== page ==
3dp3dt - fertility lingo for "3 days past 3-day transfer." Good lord time is passing slowly. They should send you on a mandatory vacation during this wait. I am trying to visualize my embryos growing, cells continuing to divide and latching on to my uterine wall. Hard things to imagine.
I have come along way in 3 days from my sorry state on Wednesday, transfer day. When the doctor told me that my so-so embryos could be the reason for my not getting pregnant, it made me feel like a complete failure. All along, trying so hard, restricting everything in my diet and my eggs could have been bum the whole time. I'm sure my body is glad to not have guzzled Starbucks and labored over digesting dairy for the past year to several months (depending on which phase of my diet shenanigans we focus on) but it's hard not to think that perhaps I could have had a coffee now and then and not made a bit of difference. That said, I haven't reintroduced any of my vices. Old sad eggs made me feel awful. Proving annoyingly that there is a Sex and the City episode for all of life's situations, I felt very much like Miranda when she is diagnosed with a lazy ovary. "Those ovaries went to Harvard!"
I started mourning much too early. At least that's what my loving and supportive friends, family and, shockingly, Google, taught me. My B - B+ eggs, the ones that were transfered were 6-cell embryos. Ideally, they would have been 8-cell. So they're a little on the slow side. So's their mama, as I was reminded. My dear friend S immediately recalled that my first grade teacher told my mom and dad at the first parent teacher conference that I would never learn to read. Ever. Didn't have the capacity. Not only that but I "just wasn't going to make it." In life? After knowing a first grader for 6 weeks, can you really sentence them to an illiterate adulthood spent jobless living in their parents' basement? Mrs. Farmer felt that was exactly the case. Surprisingly, I am not dictating this to my transcriber. I am typing this myself. Because I can read. Quite well, actually. By second grade I was a voracious reader. I just started out a little slow. My mother pointed out that I didn't learn to walk until I was 17 months old. And then became a pretty decent ballet dancer. I have a tendency in life to take my time and get things right instead of rushing in and falling down. This is the hope for my embryos. They are like their mama, starting out slow, taking their time and then getting it right.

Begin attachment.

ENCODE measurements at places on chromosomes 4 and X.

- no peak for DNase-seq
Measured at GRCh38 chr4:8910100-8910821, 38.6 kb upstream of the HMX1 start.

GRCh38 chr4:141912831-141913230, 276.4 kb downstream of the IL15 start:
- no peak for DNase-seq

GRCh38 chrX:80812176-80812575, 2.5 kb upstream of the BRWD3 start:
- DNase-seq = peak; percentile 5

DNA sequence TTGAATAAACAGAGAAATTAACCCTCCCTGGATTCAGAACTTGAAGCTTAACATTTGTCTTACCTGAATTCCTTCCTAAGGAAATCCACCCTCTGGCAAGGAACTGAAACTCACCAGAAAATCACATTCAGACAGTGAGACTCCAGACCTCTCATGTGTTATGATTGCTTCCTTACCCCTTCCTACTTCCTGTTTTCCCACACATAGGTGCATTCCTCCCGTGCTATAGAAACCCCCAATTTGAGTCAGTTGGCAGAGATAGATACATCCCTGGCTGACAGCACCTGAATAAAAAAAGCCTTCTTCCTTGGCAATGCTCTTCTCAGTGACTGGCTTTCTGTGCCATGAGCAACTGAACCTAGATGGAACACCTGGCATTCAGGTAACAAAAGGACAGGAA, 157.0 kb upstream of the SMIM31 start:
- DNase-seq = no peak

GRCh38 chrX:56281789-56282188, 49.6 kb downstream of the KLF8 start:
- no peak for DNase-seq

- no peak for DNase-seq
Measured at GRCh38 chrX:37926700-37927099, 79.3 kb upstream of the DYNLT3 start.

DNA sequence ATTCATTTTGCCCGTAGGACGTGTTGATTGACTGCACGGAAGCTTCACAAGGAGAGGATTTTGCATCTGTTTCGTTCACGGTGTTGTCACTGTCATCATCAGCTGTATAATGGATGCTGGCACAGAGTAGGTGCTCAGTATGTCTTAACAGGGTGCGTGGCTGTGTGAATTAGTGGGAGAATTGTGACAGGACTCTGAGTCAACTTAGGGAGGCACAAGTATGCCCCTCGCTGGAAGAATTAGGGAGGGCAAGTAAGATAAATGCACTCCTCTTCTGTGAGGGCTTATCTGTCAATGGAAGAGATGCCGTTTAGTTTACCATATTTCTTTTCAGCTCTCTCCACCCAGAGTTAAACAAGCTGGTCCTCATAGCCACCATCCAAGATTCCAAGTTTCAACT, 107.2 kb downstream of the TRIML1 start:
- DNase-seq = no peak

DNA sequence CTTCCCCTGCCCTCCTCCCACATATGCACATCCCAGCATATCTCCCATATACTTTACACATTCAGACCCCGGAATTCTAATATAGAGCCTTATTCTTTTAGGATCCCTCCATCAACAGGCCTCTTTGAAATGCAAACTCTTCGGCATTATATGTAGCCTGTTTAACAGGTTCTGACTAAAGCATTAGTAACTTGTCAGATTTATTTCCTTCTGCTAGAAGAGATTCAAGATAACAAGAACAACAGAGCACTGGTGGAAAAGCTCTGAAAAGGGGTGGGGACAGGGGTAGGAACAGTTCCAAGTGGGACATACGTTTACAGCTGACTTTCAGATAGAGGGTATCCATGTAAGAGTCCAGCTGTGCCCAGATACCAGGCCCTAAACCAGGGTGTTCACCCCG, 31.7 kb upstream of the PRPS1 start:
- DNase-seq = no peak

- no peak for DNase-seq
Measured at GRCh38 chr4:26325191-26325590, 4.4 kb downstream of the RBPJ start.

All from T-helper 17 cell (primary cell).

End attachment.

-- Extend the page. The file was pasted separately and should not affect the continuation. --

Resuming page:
Dr. Google is typically a very evil thing. I should know since I received my medical degree in part from Google University and in part through osmosis by hanging out near my doctor dad, nurse sister and psychologist mom. It is a wonder no hospital will hire me with my credentials. Google tends to get me all anxious as I sift through every perfect search term with various combinations of infertility, unexplained, embryo, endometriosis, psychosis. In this case, when I searched the term "6-cell embryo" I found encouragement both dependable sites written by fertility centers as well as crazy baby forums willed with posts by unstable, mentally-frail women. Fertility centers look for embryos to be between 6 and 10 cells on day 3 with 8-cell being ideal. I don't need ideal. I just need a fighting chance. And it looks like I have one. I have to stay positive and know that they embryos that were implanted were in the range that fertility doctors hope for.
As for the others, 2 5-cell embryos and a 4-cell, they were to be cultured in the lab until Friday or Saturday (today) and then either frozen or discarded. I was supposed to get a call by today with the news but never got one. I'll stalk the embryology lab down on Monday.
I also shall continue to remember that Miranda and her lazy ovary made a baby. In additon, I'll try not to feel like too much of a typical white, 30-something urbanite quoting Sex and the City. Ewwww.